Wikipedia Encyclopedia

U.S. Council on Competitiveness

U.S. Council on Competitiveness

The Council on Competitiveness is an American non-profit organization based in Washington, D.C. The Council’s goal is to increase the United States' economic competitiveness in the global marketplace. The Council also works to bring high-value economic activity into the United States.[1]

Council on Competitiveness
Founded1986 (1986)
FounderJohn A. Young
FocusEnhancing the United States' economic competitiveness
Key people
Samuel R. Allen, Chairman.
Deborah L. Wince-Smith, President and CEO.

The Council works to facilitate the debate on competitiveness by bringing together business, labor, academic and government leaders to evaluate economic challenges and opportunities. This is accomplished through the sponsorship of conferences, seminars, and other special events used to develop new ideas and solutions and to circulate the Council’s findings. The Council makes recommendations that are presented to experts, government officials, media, policy makers, and the general public.[1][2][3][4][5]


The Council on Competitiveness was founded in 1986 by the Chairman of President Ronald Reagan's Commission on Industrial Competitiveness, John A. Young.[6] The current president and CEO of the Council is Deborah L. Wince-Smith.[7] The current chairman is Samuel R. Allen, Chairman & CEO of Deere & Company.[8] The U.S. Council on Competitiveness has had seven chairmen as of 2009.[9]


Several initiatives are sponsored by the Council. Examples of these include the U.S. Manufacturing Competitiveness Initiative, which seeks to revitalize the U.S. manufacturing sector to boost economic recovery,[10] and the High Performance Computing Initiative, which is intended to propel productivity, innovation and competitiveness through expanding the use of high performance computing throughout the private sector.[11] The Council also prepares and publishes the Competitiveness Index, which tracks performance and competitiveness indicators for the United States and global economies.[12]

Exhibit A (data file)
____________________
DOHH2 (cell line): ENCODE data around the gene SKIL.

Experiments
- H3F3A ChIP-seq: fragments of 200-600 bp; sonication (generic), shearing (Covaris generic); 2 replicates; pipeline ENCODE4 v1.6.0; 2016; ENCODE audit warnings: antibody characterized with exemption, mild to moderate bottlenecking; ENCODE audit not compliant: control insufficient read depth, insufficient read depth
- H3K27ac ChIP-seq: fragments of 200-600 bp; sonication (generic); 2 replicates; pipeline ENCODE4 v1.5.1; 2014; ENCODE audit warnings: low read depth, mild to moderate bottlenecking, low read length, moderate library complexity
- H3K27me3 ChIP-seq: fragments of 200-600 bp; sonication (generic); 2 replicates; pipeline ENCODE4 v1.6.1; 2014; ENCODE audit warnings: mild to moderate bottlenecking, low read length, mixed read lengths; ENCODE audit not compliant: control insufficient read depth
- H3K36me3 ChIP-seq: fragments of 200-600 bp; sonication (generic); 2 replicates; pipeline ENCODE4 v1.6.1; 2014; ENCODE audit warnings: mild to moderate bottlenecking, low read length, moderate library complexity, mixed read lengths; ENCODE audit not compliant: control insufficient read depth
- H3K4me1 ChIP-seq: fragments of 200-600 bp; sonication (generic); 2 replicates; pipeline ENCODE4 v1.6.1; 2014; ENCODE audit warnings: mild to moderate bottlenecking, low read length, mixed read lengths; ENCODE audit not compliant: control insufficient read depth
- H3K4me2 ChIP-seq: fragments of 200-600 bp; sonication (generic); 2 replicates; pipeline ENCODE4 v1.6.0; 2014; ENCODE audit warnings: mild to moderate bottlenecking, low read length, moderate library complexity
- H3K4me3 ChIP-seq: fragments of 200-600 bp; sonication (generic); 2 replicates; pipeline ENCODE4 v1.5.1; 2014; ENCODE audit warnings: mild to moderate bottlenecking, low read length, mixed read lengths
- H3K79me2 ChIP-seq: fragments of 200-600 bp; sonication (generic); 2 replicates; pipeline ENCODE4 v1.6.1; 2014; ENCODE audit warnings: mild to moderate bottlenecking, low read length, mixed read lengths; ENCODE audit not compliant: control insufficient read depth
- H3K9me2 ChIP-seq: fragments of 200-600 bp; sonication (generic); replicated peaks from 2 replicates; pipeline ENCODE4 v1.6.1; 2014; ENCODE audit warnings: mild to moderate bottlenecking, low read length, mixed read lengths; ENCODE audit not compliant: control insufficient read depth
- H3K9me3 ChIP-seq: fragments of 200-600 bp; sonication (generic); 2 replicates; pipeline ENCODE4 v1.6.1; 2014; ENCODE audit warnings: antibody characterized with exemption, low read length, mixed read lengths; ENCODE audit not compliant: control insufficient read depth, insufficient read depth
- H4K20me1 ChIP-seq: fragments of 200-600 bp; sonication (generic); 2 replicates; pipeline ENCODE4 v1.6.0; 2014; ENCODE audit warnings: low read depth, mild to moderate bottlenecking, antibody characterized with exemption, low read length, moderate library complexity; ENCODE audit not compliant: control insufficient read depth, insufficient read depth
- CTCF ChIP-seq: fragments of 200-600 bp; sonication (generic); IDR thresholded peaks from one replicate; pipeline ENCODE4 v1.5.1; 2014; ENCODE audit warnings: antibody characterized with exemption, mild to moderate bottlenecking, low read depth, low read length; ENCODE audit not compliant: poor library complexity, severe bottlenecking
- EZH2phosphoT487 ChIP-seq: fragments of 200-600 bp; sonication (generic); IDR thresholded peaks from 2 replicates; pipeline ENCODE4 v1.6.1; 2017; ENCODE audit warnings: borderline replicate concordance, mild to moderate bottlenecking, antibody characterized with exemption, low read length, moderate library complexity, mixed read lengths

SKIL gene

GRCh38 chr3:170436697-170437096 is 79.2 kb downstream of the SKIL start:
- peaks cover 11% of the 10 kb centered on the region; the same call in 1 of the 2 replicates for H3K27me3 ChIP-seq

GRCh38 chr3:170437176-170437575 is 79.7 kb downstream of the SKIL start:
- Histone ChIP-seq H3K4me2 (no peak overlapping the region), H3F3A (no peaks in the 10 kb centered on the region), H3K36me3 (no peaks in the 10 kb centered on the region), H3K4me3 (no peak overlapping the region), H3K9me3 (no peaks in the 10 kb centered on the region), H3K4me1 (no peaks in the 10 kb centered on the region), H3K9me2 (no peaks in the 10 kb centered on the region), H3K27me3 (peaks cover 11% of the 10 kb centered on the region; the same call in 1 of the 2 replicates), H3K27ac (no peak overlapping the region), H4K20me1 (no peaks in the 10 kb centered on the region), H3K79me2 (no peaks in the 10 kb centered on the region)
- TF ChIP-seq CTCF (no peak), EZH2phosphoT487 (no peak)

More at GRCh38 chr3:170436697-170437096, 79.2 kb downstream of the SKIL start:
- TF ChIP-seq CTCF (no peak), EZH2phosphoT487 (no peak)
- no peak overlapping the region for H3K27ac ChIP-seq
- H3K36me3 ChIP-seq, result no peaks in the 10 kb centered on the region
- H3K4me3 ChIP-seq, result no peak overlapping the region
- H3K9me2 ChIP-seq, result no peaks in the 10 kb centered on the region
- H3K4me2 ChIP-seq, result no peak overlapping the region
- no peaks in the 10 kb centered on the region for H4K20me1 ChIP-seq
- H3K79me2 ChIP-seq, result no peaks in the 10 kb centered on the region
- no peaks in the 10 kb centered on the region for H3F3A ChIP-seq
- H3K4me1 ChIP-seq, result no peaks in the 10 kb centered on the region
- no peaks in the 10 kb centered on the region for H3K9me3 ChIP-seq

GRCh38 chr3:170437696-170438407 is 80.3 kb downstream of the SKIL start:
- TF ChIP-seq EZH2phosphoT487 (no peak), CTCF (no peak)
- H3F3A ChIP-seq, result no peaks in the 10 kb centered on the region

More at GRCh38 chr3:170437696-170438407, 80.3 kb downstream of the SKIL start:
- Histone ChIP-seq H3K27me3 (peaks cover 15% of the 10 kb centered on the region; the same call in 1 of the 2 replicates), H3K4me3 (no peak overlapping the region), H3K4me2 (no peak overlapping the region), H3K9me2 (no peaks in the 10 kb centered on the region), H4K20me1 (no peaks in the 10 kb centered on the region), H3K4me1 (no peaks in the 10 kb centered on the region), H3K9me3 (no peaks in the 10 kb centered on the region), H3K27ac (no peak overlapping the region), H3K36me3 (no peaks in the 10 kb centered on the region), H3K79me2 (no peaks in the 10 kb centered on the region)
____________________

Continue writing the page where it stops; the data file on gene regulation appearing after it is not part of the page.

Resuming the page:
The Council’s membership is an exclusive, invitation only assembly of CEOs of major corporations, university presidents and the heads of national labor organizations. In addition, chief executives of the country’s most prominent nonprofit research organizations, professional societies and trade associations contribute their expertise as national affiliates of the Council. The Council is guided by its volunteer CEO leadership, which determines the annual policy action agenda together with Council staff.

Board of leadership


  1. "About Us —". 2009. Retrieved 2009-10-09.
  2. Butcher, David R. "Investing in Energy Innovation : Industrial Market Trends". Retrieved 2009-10-09.
  3. "Business leaders in Chicago discuss getting a global competitive edge". Associated Press. 22 May 2008. Retrieved 9 October 2009.
  4. Terry Savage (2008-05-26). "Keeping up with the world :: CHICAGO SUN-TIMES :: Personal Finance". Retrieved 2009-10-09.
  5. "CNBC's "Closing Bell" Features Council President on Keeping America Great". CNBC. 28 May 2008. Retrieved 9 October 2009.
  6. "Former Executive Bios: John A. Young". Retrieved 2009-10-09.
  7. "Council Staff - The Honorable Deborah L. Wince-Smith, President & CEO". 2017. Retrieved 2017-07-14.
  8. "Samual R. Allen - Biography". 2008-10-15. Retrieved 2009-10-09.
  9. "Council Leaders" (PDF). Council on Competitiveness. Retrieved 2008-06-22.
  10. "Manufacturing Initiative". Council on Competitiveness. Retrieved 2011-01-14.
  11. "High Performance Computing Initiative". Council on Competitiveness. Retrieved 2011-01-14.
  12. "The Competitiveness Index: Where America Stands". Council on Competitiveness. Retrieved 2008-06-19.
  13. "Council on Competitiveness Board". Council on Competitiveness. Retrieved 27 February 2019.
This article is issued from Wikipedia. The text is licensed under Creative Commons - Attribution - Sharealike. Additional terms may apply for the media files.